The CDC should issue an interpretive rule to interpret the meaning of “other measures” in section 361 to include conventional public health measures, including vaccinations under limited conditions. Under this interpretive guidance, the CDC should require that any vaccination mandated under section 361 be evaluated under a framework similar to the Jacobson framework to prevent the federal government from implementing unnecessary and harmful vaccine mandates.

The Administrative Procedure Act2485 U.S.C. §§ 551–559. authorizes federal agencies to issue interpretive rules.2495 U.S.C. § 553(b)(A). Interpretive rules articulate interpretations of a statute and guide the agency (here, the CDC)250See supra note 14. in performing its duties.251See Energy Rsrvs. Grp., Inc. v. U.S. Dep’t. of Energy, 589 F.2d 1082, 1092 (Temp. Emer. Ct. App. 1978). Interpretive rules do not have the force and effect of law, but are used to inform the public of an agency’s interpretation of a regulation it promulgated or a statute it administers.252Thomas J. Fraser, Interpretive Rules: Can the Amount of Deference Accorded Them Offer Insight into the Procedural Inquiry?, 90 B.U. L. Rev. 1303, 1307 (2010). “[E]xamples of interpretative rules are agency manuals, guidelines, and memoranda of administrative agencies.”253Interpretative Rules, USLegal (2020), https://perma.cc/JB3V-CZKW.

An interpretive rule is an appropriate way for the CDC to clarify section 361, because the agency would not be creating new law or new authority. Through section 361, Congress granted the CDC the authority to take other measures that “in [its] judgment are necessary to prevent the . . . spread of communicable disease.”25442 U.S.C. § 264(a). An interpretive rule would simply explain that the CDC’s reasonable interpretation of section 361 includes conventional public health measures, including vaccination mandates. This would also help narrow the reading of section 361, to prevent the phrase “other measures” from applying to actions outside the scope of the statute, like the eviction moratorium.255See supra Section I.C.1. As the agency charged with interpreting section 361, the CDC could resolve the ambiguity of “other measures” within section 361 to explain the scope of what “other measures” includes.25642 U.S.C. § 264(a); 5 U.S.C. § 553(b)(A); see Fraser, supra note 252, at 1307; see also supra Section II.A.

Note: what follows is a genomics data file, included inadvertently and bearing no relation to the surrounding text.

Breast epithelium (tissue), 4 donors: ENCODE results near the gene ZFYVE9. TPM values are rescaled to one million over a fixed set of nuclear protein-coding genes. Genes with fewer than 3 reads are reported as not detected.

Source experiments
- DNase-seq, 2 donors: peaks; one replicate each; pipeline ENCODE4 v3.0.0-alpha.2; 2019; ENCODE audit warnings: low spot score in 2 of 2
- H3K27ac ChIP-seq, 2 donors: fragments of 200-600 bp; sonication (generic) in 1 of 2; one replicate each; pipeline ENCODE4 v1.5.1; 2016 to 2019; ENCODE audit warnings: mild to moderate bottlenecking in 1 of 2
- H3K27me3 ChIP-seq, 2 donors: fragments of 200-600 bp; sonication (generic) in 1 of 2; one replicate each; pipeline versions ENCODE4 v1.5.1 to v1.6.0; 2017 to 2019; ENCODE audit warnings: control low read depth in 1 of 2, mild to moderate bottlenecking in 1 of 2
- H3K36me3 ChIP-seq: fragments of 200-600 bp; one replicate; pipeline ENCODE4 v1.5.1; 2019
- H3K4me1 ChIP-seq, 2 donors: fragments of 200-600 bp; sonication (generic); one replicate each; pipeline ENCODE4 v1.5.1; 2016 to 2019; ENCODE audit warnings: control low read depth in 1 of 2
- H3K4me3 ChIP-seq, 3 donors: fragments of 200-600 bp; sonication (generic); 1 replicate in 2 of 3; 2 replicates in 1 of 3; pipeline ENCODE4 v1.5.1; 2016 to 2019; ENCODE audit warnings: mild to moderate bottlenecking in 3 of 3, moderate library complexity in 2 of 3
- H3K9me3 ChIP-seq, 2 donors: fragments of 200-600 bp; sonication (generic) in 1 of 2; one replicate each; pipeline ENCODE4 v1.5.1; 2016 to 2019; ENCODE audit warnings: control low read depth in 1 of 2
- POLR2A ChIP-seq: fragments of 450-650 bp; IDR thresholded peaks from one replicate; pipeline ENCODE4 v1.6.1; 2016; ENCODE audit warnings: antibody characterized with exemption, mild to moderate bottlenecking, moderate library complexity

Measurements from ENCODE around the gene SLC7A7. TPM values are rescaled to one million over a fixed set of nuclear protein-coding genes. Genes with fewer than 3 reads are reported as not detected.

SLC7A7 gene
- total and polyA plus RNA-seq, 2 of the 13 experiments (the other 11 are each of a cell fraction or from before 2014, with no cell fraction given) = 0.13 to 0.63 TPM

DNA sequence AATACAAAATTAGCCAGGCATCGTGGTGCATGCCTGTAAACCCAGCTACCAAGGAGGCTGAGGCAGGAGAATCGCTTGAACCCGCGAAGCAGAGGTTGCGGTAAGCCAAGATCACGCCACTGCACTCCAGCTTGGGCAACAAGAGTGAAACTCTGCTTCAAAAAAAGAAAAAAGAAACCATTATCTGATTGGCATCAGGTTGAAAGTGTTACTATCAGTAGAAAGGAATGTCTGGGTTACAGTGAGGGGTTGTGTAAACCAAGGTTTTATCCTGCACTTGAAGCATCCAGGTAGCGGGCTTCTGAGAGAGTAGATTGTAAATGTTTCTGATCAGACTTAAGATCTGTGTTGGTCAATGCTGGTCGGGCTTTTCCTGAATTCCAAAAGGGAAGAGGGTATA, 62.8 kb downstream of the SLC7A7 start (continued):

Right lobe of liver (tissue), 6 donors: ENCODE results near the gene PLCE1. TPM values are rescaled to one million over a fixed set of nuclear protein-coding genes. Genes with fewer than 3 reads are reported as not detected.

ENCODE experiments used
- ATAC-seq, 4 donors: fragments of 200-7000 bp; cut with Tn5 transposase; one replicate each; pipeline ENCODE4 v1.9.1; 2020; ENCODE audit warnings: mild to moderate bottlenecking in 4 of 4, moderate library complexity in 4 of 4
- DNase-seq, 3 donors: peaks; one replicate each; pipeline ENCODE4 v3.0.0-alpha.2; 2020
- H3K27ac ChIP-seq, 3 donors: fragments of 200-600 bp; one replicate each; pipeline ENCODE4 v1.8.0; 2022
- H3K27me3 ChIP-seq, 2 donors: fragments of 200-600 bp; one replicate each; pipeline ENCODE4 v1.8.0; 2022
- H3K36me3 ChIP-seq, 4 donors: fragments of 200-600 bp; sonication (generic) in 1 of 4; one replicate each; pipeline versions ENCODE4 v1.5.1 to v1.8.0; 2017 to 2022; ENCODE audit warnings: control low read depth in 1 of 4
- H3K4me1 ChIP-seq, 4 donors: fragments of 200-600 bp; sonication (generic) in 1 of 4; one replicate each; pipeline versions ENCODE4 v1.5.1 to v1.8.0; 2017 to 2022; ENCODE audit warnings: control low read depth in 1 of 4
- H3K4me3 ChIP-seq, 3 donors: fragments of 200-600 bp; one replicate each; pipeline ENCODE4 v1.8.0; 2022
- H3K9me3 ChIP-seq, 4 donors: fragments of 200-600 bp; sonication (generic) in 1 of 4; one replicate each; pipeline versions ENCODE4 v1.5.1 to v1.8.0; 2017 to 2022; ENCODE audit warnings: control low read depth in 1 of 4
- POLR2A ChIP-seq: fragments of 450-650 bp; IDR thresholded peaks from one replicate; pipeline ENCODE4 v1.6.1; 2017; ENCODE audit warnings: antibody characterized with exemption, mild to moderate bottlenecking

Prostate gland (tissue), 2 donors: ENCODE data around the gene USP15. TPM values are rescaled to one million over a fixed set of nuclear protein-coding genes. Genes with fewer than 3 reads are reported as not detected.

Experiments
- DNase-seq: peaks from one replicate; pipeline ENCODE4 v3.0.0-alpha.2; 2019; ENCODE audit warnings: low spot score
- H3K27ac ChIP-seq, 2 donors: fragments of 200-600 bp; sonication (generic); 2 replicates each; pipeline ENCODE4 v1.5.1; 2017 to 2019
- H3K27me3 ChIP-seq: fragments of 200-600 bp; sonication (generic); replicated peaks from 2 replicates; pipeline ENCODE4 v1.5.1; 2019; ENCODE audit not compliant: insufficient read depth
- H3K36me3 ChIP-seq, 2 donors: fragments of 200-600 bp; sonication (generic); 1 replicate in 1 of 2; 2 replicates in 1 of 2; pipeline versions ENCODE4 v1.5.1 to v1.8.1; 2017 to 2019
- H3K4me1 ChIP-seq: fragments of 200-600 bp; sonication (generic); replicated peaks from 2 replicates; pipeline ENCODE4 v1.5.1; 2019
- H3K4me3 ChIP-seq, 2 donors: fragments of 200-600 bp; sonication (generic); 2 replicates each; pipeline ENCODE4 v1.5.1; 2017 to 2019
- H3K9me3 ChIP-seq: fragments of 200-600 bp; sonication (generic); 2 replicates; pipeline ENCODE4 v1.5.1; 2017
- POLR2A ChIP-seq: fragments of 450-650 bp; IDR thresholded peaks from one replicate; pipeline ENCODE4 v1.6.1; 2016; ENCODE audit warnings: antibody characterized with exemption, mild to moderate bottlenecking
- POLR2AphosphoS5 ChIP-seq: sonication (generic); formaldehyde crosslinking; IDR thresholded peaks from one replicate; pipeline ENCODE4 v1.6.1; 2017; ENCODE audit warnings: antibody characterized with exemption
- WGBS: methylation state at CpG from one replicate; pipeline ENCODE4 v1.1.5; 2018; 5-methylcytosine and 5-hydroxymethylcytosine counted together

As previously noted, interpretive rules do not have the force of law and are not legally binding.257Fraser, supra note 252, at 1308. However, courts may give the agencies issuing interpretative rules some level of deference.258See id. at 1303. Courts decide how much weight they should give an agency’s interpretation based on whether the issues implicate an agency’s expertise,259Huberman v. Perales, 884 F.2d 62, 67–68 (2d Cir. 1989). “the thoroughness evident in [an agency’s] consideration, the validity of its reasoning, its consistency with earlier and later pronouncements, and . . . factors which give [the agency] power to persuade.”260Skidmore v. Swift & Co., 323 U.S. 134, 140 (1944). This sliding scale of deference is known as Skidmore deference.261See Fraser, supra note 252, at 1320.